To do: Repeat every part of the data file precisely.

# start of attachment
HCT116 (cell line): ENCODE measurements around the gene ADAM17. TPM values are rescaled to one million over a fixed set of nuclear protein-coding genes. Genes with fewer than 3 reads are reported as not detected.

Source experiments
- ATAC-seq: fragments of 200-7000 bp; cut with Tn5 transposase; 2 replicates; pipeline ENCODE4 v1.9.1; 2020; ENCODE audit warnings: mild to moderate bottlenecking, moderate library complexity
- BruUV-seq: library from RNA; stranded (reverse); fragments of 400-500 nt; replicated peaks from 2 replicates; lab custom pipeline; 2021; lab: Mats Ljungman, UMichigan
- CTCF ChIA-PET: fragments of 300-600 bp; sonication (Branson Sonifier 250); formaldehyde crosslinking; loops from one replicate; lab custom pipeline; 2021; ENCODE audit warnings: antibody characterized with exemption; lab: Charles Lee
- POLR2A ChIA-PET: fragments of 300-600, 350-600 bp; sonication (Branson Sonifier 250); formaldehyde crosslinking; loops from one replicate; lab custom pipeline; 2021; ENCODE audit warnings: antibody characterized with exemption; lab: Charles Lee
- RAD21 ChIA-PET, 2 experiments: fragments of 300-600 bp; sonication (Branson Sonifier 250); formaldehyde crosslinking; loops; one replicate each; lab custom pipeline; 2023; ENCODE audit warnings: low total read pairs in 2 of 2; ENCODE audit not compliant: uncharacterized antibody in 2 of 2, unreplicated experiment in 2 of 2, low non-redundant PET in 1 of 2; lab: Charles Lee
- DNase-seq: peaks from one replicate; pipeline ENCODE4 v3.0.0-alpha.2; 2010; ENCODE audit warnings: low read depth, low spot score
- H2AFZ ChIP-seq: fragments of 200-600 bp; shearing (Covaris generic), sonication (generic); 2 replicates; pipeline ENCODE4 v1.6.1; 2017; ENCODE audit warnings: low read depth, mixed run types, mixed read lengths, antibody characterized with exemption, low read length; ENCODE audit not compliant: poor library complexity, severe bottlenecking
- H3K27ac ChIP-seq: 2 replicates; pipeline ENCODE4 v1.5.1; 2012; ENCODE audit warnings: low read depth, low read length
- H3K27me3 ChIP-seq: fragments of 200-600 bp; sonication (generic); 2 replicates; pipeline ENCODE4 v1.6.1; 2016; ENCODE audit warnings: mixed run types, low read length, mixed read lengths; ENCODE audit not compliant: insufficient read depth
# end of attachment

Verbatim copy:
HCT116 (cell line): ENCODE measurements around the gene ADAM17. TPM values are rescaled to one million over a fixed set of nuclear protein-coding genes. Genes with fewer than 3 reads are reported as not detected.

Source experiments
- ATAC-seq: fragments of 200-7000 bp; cut with Tn5 transposase; 2 replicates; pipeline ENCODE4 v1.9.1; 2020; ENCODE audit warnings: mild to moderate bottlenecking, moderate library complexity
- BruUV-seq: library from RNA; stranded (reverse); fragments of 400-500 nt; replicated peaks from 2 replicates; lab custom pipeline; 2021; lab: Mats Ljungman, UMichigan
- CTCF ChIA-PET: fragments of 300-600 bp; sonication (Branson Sonifier 250); formaldehyde crosslinking; loops from one replicate; lab custom pipeline; 2021; ENCODE audit warnings: antibody characterized with exemption; lab: Charles Lee
- POLR2A ChIA-PET: fragments of 300-600, 350-600 bp; sonication (Branson Sonifier 250); formaldehyde crosslinking; loops from one replicate; lab custom pipeline; 2021; ENCODE audit warnings: antibody characterized with exemption; lab: Charles Lee
- RAD21 ChIA-PET, 2 experiments: fragments of 300-600 bp; sonication (Branson Sonifier 250); formaldehyde crosslinking; loops; one replicate each; lab custom pipeline; 2023; ENCODE audit warnings: low total read pairs in 2 of 2; ENCODE audit not compliant: uncharacterized antibody in 2 of 2, unreplicated experiment in 2 of 2, low non-redundant PET in 1 of 2; lab: Charles Lee
- DNase-seq: peaks from one replicate; pipeline ENCODE4 v3.0.0-alpha.2; 2010; ENCODE audit warnings: low read depth, low spot score
- H2AFZ ChIP-seq: fragments of 200-600 bp; shearing (Covaris generic), sonication (generic); 2 replicates; pipeline ENCODE4 v1.6.1; 2017; ENCODE audit warnings: low read depth, mixed run types, mixed read lengths, antibody characterized with exemption, low read length; ENCODE audit not compliant: poor library complexity, severe bottlenecking
- H3K27ac ChIP-seq: 2 replicates; pipeline ENCODE4 v1.5.1; 2012; ENCODE audit warnings: low read depth, low read length
- H3K27me3 ChIP-seq: fragments of 200-600 bp; sonication (generic); 2 replicates; pipeline ENCODE4 v1.6.1; 2016; ENCODE audit warnings: mixed run types, low read length, mixed read lengths; ENCODE audit not compliant: insufficient read depth